Busy. Please wait.
or

show password
Forgot Password?

Don't have an account?  Sign up 
or

Username is available taken
show password

why


Make sure to remember your password. If you forget it there is no way for StudyStack to send you a reset link. You would need to create a new account.
We do not share your email address with others. It is only used to allow you to reset your password. For details read our Privacy Policy and Terms of Service.


Already a StudyStack user? Log In

Reset Password
Enter the associated with your account, and we'll email you a link to reset your password.
Don't know
Know
remaining cards
Save
0:01
To flip the current card, click it or press the Spacebar key.  To move the current card to one of the three colored boxes, click on the box.  You may also press the UP ARROW key to move the card to the "Know" box, the DOWN ARROW key to move the card to the "Don't know" box, or the RIGHT ARROW key to move the card to the Remaining box.  You may also click on the card displayed in any of the three boxes to bring that card back to the center.

Pass complete!

"Know" box contains:
Time elapsed:
Retries:
restart all cards
Embed Code - If you would like this activity on your web page, copy the script below and paste it into your web page.

  Normal Size     Small Size show me how

Course 15

Set A

QuestionAnswer
Difficulty following written directions May not look speakers in the eye Discuss the material with someone else Participate in discussions, ask questions, and repeat given information Audio Learner
Has difficulty with spoken directions Needs to see it to learn it Use multicolored highlighters to organize notes Write everything down; review often Visual Learner
Has difficulty sitting still Learns better when involved Role play "be the ball" Take frequent breaks Tactile Learner
Employing Military Capabilities Operational and Strategic Art
Enterprise Perspective. Global, Regional and Cultural Awareness
Managing Organizations and Resources. Change Management
Strategic Thinking Adaptability
Leading People Diversity
Fostering Collaborative Relationships Negotiating
Embodies Airman Culture Ethical Leadership
Communicating Active listening
Adaptive Thinking Thinking one demonstrates when confronted by unanticipated circumstances during the execution of a planned activity (i.e. military operation
Analytical Thinking Thinking that requires generative thinking (divergent thinking): the development of ideas
Creative Thinking It is the cognitive ability to imagine and innovate
Critical Thinking Thinking that is purposeful, reasoned and goal directed involved in solving problems, formulating inferences, calculating likelihoods, and making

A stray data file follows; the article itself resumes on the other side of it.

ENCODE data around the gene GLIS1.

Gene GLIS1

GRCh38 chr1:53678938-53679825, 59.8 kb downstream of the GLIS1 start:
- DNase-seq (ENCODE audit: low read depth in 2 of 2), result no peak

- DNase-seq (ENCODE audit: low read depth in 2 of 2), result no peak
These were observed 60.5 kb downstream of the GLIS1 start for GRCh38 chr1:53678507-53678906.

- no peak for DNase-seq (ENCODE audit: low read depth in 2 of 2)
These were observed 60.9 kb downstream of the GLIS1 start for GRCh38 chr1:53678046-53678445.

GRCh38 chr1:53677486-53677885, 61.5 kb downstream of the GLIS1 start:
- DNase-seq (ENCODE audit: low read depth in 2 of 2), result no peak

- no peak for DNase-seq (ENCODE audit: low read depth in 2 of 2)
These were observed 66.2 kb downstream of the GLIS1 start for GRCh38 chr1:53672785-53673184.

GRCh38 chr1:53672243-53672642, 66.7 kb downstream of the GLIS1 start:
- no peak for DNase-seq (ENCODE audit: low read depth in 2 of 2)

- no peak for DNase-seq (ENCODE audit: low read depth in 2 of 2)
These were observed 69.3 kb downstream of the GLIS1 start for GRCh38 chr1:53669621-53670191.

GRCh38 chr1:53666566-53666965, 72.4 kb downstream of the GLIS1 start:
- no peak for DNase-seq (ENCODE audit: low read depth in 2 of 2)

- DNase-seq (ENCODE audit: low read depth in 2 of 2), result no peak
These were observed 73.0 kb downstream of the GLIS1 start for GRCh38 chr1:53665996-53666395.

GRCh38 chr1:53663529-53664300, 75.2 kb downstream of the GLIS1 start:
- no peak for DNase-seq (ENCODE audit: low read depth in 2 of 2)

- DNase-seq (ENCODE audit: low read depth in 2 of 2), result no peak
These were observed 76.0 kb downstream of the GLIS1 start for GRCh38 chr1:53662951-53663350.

Future Thinking The practice of visionaries, those who skillfully see desired goals and outcomes through their mind's eye
Innovative Thinking Thinking that results in efficiency, evolutionary, and revolutionary improvements and advancements
Synthesis ability to combine or compile various pieces of information, ideas, concepts, conclusions, etc. in new and different ways
Reflective Thinking Thinking that concentrates on what we know, what we need to know, and how we bridge that gap
four sub-skill sets of critical thinking Investigate Create and Develop Communicate Evaluate
What does self-regulation mean? monitoring cognitive activities, elements used by applying skills in analysis, and evaluating inferential judgments with a view toward questioning, confirming, validating or correcting reasoning's or results.
What is open-mindedness? Willingness to investigate viewpoints different from your own and ability to recognize when to doubt claims that do not merit such investigation
How can you be open-minded and still maintain a healthy sense of skepticism? Seek out facts, sources, and reasoning to support issues you intend to judge; Examine issues from as many sides as possible; Rationally look for the good and bad points of the various sides examined; Accept the fact that you may be in error
5. What does intellectual humility mean? Adhering tentatively to recent opinions; Examine info that leads to discovering flaws in beliefs; Looking at issues with a broad aspect not right and wrong and look at degrees of certainty or shades of gray; "I don't know" is sometimes the best answer.
What does it mean to be a free-thinker? Having an independent mind and being able to restrain yourself from the desire to believe because of social pressures to conform
What does it mean to have a high motivation to become a critical thinker? Having a natural curiosity to further your understanding ; Putting in the work to evaluate the multiple sides of an issue; Reaching a sufficient level of understanding before making judgments
What are the four categories of hindrances to critical thinking discussed in this chapter? Basic Human Limitations, Use of Language, Faulty Logic or Perception, Psychological or Sociological Pitfalls
How might critical thinking skills impact your effectiveness as an NCO? what to believe and what to do, Make consistent and well-reasoned decisions, Analyze and interpret to solve problems, Ask better questions so everyone can learn more, perspectives and approaches, study problems, Analyze critically and reach conclusions
Pride A personal characteristic that causes one to force their preferred temperament on others
Humility A personal quality where one can modify his or her behaviors to effectively interact with all temperaments.
Don’t Stereotype others Simply because Greens are known to prefer their independence does not mean all who prefer this temperament wish to be alone
Matureity This is the ability to remove your primary lens and see others, situation, and environment through another other lenses.
Keep your observations private Do not label others as a Gold or Blue, even though you may have correctly identified their preferred temperament